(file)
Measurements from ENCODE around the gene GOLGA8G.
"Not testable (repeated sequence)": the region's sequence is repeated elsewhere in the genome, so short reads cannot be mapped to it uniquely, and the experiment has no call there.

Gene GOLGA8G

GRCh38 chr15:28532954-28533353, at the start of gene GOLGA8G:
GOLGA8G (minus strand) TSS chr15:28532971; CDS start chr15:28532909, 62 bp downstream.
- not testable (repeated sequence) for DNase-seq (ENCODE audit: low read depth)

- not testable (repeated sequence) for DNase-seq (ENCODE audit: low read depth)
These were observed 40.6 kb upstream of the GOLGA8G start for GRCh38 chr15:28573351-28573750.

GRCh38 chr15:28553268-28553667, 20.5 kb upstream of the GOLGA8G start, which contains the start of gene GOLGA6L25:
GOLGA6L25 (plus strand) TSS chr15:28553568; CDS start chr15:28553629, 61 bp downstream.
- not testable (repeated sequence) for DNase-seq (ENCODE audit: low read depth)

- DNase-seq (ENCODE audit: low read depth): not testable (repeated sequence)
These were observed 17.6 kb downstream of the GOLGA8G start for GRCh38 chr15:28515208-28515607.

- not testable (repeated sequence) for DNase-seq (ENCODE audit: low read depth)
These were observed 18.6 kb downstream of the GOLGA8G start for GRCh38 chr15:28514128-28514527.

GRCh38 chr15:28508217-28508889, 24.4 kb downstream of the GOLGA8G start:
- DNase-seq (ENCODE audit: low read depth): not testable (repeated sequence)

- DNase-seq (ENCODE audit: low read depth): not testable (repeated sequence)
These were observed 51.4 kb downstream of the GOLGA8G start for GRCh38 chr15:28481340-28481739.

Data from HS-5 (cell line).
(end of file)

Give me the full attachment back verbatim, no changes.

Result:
Measurements from ENCODE around the gene GOLGA8G.
"Not testable (repeated sequence)": the region's sequence is repeated elsewhere in the genome, so short reads cannot be mapped to it uniquely, and the experiment has no call there.

Gene GOLGA8G

GRCh38 chr15:28532954-28533353, at the start of gene GOLGA8G:
GOLGA8G (minus strand) TSS chr15:28532971; CDS start chr15:28532909, 62 bp downstream.
- not testable (repeated sequence) for DNase-seq (ENCODE audit: low read depth)

- not testable (repeated sequence) for DNase-seq (ENCODE audit: low read depth)
These were observed 40.6 kb upstream of the GOLGA8G start for GRCh38 chr15:28573351-28573750.

GRCh38 chr15:28553268-28553667, 20.5 kb upstream of the GOLGA8G start, which contains the start of gene GOLGA6L25:
GOLGA6L25 (plus strand) TSS chr15:28553568; CDS start chr15:28553629, 61 bp downstream.
- not testable (repeated sequence) for DNase-seq (ENCODE audit: low read depth)

- DNase-seq (ENCODE audit: low read depth): not testable (repeated sequence)
These were observed 17.6 kb downstream of the GOLGA8G start for GRCh38 chr15:28515208-28515607.

- not testable (repeated sequence) for DNase-seq (ENCODE audit: low read depth)
These were observed 18.6 kb downstream of the GOLGA8G start for GRCh38 chr15:28514128-28514527.

GRCh38 chr15:28508217-28508889, 24.4 kb downstream of the GOLGA8G start:
- DNase-seq (ENCODE audit: low read depth): not testable (repeated sequence)

- DNase-seq (ENCODE audit: low read depth): not testable (repeated sequence)
These were observed 51.4 kb downstream of the GOLGA8G start for GRCh38 chr15:28481340-28481739.

Data from HS-5 (cell line).